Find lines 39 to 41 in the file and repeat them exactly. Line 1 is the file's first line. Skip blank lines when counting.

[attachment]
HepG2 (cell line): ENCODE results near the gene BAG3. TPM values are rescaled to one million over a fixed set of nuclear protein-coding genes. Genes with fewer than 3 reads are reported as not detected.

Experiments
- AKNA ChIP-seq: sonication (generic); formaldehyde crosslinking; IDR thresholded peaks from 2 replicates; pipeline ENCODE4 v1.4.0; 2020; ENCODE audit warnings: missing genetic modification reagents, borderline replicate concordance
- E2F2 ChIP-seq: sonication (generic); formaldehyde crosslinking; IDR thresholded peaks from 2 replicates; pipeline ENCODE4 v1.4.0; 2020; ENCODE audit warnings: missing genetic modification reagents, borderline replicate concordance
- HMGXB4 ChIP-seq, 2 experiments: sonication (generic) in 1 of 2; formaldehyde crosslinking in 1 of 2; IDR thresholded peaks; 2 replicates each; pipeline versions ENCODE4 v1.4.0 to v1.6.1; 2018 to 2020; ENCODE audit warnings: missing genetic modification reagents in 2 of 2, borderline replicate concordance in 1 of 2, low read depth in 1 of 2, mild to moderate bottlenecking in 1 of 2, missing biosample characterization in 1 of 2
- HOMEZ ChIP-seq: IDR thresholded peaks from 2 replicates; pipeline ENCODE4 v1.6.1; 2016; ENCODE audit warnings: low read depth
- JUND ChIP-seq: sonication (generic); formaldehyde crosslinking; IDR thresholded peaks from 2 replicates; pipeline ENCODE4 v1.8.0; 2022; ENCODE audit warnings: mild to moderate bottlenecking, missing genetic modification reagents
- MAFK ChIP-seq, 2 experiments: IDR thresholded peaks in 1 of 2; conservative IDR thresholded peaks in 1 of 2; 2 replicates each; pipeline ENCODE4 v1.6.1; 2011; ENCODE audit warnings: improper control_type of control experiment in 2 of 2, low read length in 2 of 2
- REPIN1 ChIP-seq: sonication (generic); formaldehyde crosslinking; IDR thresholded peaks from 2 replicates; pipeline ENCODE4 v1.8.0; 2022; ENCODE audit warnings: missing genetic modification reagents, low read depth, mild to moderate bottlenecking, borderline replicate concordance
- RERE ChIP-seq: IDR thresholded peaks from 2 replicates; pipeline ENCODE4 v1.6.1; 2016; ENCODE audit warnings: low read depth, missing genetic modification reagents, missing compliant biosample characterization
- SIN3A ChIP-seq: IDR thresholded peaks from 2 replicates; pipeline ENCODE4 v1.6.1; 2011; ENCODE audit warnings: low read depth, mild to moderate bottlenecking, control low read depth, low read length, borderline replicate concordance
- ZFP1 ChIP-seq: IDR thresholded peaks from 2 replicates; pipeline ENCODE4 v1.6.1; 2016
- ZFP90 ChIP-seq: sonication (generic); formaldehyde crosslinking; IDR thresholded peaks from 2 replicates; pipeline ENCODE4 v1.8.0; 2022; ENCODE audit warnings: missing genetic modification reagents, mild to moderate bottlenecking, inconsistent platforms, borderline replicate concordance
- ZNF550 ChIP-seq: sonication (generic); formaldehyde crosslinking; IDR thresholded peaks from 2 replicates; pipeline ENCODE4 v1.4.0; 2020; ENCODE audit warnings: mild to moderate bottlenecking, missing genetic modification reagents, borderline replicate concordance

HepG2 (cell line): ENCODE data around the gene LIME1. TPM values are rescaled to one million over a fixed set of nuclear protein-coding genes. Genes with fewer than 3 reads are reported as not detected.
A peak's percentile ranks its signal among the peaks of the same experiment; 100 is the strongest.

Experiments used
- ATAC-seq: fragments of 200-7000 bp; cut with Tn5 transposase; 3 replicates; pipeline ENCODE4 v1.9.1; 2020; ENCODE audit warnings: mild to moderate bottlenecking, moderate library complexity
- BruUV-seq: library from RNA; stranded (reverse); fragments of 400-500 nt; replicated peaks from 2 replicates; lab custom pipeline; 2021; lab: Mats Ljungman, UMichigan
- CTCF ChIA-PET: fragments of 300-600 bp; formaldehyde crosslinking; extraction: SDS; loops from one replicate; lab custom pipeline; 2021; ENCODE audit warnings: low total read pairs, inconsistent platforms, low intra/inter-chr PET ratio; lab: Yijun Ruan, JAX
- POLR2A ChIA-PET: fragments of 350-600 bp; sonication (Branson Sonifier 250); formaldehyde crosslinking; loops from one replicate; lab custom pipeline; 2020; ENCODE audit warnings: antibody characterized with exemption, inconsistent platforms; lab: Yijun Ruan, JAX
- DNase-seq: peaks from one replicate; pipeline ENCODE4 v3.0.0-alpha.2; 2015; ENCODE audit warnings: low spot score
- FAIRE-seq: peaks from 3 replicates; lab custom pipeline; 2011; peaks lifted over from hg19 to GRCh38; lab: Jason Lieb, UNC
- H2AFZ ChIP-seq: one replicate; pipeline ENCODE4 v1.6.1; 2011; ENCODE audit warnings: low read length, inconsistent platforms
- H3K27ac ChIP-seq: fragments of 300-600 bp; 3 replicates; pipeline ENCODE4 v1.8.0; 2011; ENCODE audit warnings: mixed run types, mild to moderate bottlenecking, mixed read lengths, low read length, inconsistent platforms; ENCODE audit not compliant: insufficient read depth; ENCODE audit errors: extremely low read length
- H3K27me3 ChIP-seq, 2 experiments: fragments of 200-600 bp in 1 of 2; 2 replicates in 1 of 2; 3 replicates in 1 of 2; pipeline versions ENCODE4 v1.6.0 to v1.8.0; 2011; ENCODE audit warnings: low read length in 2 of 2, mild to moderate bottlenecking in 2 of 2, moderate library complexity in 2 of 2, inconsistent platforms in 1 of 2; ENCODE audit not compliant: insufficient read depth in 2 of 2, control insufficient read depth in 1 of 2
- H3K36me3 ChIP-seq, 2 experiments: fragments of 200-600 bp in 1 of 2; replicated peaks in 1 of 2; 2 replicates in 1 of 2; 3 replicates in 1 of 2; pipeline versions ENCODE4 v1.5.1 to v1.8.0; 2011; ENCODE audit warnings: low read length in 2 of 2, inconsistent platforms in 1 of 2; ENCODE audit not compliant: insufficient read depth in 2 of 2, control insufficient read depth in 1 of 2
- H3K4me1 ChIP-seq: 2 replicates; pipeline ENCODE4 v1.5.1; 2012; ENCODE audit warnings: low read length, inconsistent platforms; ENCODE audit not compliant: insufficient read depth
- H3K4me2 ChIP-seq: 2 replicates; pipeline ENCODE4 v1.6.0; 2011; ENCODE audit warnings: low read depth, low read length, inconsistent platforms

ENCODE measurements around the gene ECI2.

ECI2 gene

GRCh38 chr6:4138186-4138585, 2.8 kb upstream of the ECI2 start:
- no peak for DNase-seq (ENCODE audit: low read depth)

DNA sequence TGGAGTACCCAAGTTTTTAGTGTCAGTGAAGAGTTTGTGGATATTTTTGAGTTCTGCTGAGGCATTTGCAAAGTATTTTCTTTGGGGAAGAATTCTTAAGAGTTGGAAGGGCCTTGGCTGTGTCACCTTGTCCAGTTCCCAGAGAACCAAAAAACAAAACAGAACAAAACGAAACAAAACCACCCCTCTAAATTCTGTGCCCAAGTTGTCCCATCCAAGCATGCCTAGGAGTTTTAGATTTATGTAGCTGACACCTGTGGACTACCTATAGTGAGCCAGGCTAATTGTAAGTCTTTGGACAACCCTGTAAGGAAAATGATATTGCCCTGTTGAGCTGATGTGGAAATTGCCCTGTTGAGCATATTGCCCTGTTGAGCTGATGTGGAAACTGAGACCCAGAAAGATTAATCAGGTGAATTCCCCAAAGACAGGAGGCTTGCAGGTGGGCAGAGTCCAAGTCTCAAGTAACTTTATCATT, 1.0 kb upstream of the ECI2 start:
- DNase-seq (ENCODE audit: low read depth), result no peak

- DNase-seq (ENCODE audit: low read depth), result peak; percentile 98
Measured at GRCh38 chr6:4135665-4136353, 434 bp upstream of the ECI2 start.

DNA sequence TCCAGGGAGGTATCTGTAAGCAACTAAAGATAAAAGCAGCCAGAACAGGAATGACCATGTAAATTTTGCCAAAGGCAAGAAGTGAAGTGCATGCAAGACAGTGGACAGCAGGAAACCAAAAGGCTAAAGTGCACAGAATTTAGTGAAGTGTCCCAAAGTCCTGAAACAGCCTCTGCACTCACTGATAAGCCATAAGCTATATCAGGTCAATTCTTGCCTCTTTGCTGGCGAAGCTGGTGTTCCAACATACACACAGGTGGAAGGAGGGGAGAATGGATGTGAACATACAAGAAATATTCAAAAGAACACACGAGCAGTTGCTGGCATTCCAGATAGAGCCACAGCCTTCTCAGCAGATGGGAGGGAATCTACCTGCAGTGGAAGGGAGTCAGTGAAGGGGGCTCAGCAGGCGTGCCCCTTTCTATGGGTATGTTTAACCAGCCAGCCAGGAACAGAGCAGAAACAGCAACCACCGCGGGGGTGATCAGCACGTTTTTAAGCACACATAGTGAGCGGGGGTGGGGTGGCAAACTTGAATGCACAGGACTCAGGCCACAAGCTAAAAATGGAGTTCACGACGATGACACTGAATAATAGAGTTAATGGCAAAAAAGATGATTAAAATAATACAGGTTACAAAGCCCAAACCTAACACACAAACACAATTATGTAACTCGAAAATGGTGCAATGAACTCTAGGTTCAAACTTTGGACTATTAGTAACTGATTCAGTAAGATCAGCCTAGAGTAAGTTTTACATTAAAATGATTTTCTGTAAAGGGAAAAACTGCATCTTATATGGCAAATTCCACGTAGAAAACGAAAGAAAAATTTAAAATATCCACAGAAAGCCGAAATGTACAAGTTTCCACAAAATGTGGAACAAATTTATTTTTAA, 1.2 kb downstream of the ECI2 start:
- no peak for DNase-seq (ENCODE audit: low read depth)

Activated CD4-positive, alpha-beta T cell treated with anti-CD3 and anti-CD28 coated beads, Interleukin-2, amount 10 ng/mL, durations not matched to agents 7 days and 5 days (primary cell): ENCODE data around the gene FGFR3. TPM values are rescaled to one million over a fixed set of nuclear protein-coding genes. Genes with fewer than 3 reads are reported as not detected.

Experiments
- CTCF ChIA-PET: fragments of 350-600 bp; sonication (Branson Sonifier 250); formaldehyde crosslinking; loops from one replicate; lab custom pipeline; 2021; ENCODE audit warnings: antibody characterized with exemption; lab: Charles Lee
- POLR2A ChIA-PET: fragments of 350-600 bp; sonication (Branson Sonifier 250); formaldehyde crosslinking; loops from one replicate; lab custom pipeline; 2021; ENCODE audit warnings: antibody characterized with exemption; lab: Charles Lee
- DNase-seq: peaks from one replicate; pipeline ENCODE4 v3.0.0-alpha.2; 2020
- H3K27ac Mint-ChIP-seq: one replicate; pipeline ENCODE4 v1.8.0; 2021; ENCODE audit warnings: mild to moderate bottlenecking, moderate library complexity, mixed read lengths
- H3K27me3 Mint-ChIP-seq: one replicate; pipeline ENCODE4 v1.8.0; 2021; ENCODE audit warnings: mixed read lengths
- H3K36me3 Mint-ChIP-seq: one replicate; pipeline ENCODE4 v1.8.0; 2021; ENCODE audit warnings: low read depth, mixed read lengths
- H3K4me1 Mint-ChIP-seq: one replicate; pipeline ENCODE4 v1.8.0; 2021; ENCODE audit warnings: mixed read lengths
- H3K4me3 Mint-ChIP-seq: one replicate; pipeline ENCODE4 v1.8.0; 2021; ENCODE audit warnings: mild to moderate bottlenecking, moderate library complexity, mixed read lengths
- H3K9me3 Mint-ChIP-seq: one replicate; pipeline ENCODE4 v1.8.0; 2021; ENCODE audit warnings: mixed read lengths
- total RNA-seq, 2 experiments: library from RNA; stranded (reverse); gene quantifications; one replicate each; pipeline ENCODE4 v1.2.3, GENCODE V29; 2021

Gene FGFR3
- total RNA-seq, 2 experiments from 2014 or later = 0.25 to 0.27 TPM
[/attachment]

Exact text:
- no peak for DNase-seq (ENCODE audit: low read depth)

Activated CD4-positive, alpha-beta T cell treated with anti-CD3 and anti-CD28 coated beads, Interleukin-2, amount 10 ng/mL, durations not matched to agents 7 days and 5 days (primary cell): ENCODE data around the gene FGFR3. TPM values are rescaled to one million over a fixed set of nuclear protein-coding genes. Genes with fewer than 3 reads are reported as not detected.

Experiments